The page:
As Hurricane Irma pushes past Florida and across the eastern seaboard, relief organizations are rushing to the aid of submerged coastal cities, rescuing the stranded and housing the newly homeless. But what has the government been doing to resolve damage done to U.S. Caribbean territories, hit this past Wednesday? What coverage have they received?
One of the strongest storms in history, Hurricane Irma, now classified as a tropical depression, took a truly devastating toll on the Caribbean islands and the Southeastern United States. As reported by the New York Times, the storm broke records for wind speeds, strength and duration, and has been the only Atlantic hurricane to-date to be classified as Category 5 for three consecutive days. In each of these ways, Irma has surpassed Hurricanes Harvey, Andrew and Katrina and is now considered one of the strongest storms in history.
The focus of relief organizations has rightly been on the hardest-hit regions, including the submerged Florida Keys. The hurricane has left 4.7 million Floridians still without power and a dozen dead. But in comparison to relief efforts on the mainland, little has been done to address damage done to the U.S. Virgin Islands, left all but flattened, its citizens starving. As reported by the New York Times, residents of St. Thomas have been vocalizing their discontent over the lack of news coverage and the United States’ minimal disaster relief efforts for the islands. One resident puts it simply: “The government is treating us terrible,” said Ureen Smith, 55, who lived next door to a home in which one of the island’s deaths was tallied. And a similar story unfolds in Puerto Rico.
While the storm skirted past the island, avoiding a direct hit, its formidable winds caused the White House to issue a state of emergency following a request by Puerto Rico’s governor, Ricardo A. Rosselló. Three were killed, thousands made homeless and more than one million left without electricity, plunging nearly a third of its people into darkness. The country, entrenched in a decade-long economic crisis, has already long been struggling with crumbling infrastructure, and though power has now started to return to its citizens, a new disaster may well be on its way.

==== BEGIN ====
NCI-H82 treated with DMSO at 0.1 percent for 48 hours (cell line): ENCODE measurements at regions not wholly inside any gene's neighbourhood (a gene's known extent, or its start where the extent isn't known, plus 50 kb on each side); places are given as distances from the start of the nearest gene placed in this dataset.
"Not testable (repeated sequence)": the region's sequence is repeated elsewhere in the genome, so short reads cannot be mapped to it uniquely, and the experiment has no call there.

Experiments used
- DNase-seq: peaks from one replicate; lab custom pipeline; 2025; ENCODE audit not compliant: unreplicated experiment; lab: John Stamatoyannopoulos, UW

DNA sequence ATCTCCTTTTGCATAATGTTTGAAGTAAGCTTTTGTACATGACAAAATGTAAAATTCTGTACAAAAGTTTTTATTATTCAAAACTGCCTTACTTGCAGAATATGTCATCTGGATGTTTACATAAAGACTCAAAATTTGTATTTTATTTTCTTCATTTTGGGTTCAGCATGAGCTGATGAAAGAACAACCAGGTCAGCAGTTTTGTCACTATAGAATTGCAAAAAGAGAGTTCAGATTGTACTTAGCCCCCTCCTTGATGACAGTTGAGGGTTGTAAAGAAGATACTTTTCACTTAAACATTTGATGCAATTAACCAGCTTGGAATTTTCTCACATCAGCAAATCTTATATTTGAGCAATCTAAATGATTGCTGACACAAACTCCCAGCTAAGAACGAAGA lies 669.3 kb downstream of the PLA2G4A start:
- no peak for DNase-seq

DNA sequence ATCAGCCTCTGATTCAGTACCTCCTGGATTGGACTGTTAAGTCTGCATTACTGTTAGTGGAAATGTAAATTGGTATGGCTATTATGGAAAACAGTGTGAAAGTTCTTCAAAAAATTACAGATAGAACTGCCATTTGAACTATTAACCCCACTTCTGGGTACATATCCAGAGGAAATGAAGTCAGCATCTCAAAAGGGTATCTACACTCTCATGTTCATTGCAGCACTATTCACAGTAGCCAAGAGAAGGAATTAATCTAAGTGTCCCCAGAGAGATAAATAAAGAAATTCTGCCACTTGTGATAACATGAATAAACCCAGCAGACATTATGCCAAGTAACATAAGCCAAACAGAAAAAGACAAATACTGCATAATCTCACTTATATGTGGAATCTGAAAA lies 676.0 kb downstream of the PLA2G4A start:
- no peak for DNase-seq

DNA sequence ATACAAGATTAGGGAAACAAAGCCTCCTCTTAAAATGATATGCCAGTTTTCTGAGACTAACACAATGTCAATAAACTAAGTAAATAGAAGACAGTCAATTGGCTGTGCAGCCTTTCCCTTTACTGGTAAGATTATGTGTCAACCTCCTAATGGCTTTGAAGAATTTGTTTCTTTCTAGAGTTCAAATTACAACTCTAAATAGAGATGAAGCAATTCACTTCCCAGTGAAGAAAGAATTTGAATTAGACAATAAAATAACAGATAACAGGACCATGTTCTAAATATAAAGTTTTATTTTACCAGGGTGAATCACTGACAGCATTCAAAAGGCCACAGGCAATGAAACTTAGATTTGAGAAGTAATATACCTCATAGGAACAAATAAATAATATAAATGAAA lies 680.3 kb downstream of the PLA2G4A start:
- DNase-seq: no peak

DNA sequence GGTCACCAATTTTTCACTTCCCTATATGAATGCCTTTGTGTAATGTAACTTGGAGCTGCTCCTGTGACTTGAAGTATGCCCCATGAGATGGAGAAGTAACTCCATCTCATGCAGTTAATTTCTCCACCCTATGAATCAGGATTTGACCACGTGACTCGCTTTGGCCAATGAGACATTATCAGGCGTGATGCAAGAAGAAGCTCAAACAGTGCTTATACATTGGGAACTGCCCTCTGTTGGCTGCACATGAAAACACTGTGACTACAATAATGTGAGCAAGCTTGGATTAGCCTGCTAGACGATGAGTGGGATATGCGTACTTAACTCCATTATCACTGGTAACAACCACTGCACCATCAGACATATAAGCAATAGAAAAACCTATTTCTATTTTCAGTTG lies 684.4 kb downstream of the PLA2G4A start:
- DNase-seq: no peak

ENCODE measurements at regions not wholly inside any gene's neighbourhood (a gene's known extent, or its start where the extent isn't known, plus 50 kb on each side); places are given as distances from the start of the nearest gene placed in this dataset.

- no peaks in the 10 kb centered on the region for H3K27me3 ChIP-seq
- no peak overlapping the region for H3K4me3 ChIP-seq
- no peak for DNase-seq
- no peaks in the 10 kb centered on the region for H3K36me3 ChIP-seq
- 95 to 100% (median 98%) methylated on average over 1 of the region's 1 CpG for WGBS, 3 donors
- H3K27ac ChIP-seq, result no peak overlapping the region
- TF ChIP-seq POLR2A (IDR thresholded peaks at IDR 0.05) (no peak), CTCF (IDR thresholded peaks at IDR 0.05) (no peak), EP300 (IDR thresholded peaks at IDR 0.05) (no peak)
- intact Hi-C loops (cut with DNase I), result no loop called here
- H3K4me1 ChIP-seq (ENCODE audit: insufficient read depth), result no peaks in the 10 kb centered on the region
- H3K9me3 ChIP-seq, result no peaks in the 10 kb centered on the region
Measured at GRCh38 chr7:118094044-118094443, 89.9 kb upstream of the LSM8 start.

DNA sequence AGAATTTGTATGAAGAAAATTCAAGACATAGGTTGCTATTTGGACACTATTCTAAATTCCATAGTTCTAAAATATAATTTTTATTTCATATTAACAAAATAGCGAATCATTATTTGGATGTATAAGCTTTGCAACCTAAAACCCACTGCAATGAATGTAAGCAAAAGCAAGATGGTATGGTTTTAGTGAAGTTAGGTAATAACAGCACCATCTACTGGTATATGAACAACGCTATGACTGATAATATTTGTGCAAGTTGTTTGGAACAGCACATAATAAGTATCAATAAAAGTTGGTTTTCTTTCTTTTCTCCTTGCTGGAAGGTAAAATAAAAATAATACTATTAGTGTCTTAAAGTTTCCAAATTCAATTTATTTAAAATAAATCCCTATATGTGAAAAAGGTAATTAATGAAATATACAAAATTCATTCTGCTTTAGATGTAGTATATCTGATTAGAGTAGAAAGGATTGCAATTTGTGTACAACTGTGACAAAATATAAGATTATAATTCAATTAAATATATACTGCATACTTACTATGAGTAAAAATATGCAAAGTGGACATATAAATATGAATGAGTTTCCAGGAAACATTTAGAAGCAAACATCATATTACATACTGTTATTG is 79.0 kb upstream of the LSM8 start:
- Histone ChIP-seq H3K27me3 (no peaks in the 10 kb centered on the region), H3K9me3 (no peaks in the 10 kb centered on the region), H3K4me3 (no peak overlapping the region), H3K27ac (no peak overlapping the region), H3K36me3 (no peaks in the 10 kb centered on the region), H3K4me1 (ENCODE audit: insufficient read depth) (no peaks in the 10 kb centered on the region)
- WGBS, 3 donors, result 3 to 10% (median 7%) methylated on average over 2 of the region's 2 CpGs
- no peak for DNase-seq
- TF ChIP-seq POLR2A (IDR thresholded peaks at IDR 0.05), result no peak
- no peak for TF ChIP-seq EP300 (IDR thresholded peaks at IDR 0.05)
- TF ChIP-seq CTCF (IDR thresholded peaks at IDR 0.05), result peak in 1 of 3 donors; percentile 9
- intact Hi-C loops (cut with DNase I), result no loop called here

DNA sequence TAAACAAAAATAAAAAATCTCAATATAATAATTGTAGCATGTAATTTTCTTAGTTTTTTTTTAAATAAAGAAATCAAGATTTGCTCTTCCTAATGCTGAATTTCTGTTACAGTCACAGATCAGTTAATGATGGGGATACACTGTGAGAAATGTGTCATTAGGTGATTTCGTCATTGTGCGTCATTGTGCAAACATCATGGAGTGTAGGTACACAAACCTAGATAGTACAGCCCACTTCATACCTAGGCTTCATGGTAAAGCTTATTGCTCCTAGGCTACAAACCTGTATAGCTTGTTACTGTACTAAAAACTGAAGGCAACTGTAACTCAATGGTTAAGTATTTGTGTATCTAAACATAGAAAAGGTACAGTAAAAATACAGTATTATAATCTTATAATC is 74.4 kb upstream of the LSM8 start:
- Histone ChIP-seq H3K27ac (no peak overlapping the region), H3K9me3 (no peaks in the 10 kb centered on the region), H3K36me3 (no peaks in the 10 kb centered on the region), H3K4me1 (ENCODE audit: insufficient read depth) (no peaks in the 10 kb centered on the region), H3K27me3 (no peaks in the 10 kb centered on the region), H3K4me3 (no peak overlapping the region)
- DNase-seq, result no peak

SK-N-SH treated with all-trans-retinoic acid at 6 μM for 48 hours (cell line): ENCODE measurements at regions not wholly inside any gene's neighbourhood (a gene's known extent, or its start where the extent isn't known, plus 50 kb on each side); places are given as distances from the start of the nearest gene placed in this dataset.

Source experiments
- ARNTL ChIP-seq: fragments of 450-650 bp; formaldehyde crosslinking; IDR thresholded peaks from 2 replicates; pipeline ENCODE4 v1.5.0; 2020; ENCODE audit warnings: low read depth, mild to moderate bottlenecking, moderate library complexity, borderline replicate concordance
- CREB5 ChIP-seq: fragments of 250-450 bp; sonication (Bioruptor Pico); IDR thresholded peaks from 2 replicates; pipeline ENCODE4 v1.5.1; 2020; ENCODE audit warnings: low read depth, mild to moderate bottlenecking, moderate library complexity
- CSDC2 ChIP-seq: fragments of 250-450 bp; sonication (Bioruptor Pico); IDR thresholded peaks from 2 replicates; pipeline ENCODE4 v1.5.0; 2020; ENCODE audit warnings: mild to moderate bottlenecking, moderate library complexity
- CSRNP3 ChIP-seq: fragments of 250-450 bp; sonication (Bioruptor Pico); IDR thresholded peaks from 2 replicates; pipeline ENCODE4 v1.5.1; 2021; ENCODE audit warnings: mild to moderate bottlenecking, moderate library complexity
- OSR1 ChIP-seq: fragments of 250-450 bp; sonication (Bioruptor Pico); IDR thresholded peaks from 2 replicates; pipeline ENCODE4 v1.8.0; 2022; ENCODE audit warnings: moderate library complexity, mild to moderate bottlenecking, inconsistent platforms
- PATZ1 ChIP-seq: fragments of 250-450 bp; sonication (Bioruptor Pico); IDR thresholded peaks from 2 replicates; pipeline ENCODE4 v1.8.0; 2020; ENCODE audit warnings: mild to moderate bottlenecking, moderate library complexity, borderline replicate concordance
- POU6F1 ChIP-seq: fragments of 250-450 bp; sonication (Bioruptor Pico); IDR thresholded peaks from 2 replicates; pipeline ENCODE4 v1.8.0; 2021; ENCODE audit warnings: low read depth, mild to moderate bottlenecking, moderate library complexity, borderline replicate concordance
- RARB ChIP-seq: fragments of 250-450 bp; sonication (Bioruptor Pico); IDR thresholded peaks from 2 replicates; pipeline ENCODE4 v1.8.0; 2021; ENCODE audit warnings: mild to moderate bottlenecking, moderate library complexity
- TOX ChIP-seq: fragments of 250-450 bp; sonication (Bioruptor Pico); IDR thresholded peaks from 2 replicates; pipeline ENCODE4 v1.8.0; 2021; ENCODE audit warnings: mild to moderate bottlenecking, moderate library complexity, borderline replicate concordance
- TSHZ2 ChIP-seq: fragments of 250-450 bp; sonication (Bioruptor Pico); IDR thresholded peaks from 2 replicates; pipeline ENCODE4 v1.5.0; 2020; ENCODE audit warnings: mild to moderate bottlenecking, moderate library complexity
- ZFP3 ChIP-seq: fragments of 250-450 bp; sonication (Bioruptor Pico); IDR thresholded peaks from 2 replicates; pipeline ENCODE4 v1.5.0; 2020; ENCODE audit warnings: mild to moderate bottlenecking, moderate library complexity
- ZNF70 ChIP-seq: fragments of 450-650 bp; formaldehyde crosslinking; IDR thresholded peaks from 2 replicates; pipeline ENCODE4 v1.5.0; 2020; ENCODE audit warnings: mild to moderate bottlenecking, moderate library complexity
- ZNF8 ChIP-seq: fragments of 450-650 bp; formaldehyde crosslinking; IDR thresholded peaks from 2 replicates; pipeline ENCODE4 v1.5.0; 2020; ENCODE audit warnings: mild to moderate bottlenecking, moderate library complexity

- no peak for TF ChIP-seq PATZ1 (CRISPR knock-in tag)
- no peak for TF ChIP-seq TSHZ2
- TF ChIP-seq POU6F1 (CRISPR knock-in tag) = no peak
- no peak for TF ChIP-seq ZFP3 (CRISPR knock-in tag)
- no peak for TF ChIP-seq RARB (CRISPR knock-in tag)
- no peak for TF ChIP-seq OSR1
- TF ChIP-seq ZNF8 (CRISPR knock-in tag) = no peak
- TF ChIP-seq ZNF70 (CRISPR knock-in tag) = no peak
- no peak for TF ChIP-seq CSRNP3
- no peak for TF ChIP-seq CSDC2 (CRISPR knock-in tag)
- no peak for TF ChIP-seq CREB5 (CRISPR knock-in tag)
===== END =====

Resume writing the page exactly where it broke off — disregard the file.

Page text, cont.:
The Puerto Rico Electric Power Authority (PREPA) filed for bankruptcy in June of this year with a debt load of $9 billion. The post-Irma energy disaster has now allowed room for privatizing utility companies to offer large sums to underfunded municipalities like PREPA itself. As a contributor to Puerto Rico’s debt crisis, the United States has a responsibility to lessen the likelihood of energy privatization at a crucial moment as this one. However, it has offered few federal solutions aside from PROMESA, a rescue law created in 2016, which has done little to promise a more secure financial future for the island. President Donald Trump has been vocal about the issue only in its relation to Obamacare, tweeting on April 26 this year, “Democrats are trying to bail out insurance companies from disastrous #ObamaCare, and Puerto Rico with your tax dollars. Sad!” and has been silent on the matter since, even after the recent disaster, conveying either a lack of attention or a lack of care for his fellow citizens.
As popular attention drifts to the mainland, the U.S. government must not neglect the waves off the coast. Disaster relief should involve not only rebuilding collapsed homes and securing people’s physical safety but also long-term protective measures that ensure efficient responses to those disasters when they inevitably arrive.
Within our heightened national awareness, both political and environmental, it is crucial to inquire about how the nation’s most vulnerable have been and continue to be affected by these disasters. In times of crisis such as this, to whom does the nation reach out first? What relief is actualized? The nation waits for the White House to offer their answers to these vital questions. And though power slowly returns to Puerto Rico and its neighboring islands, they continue to wait in the dark.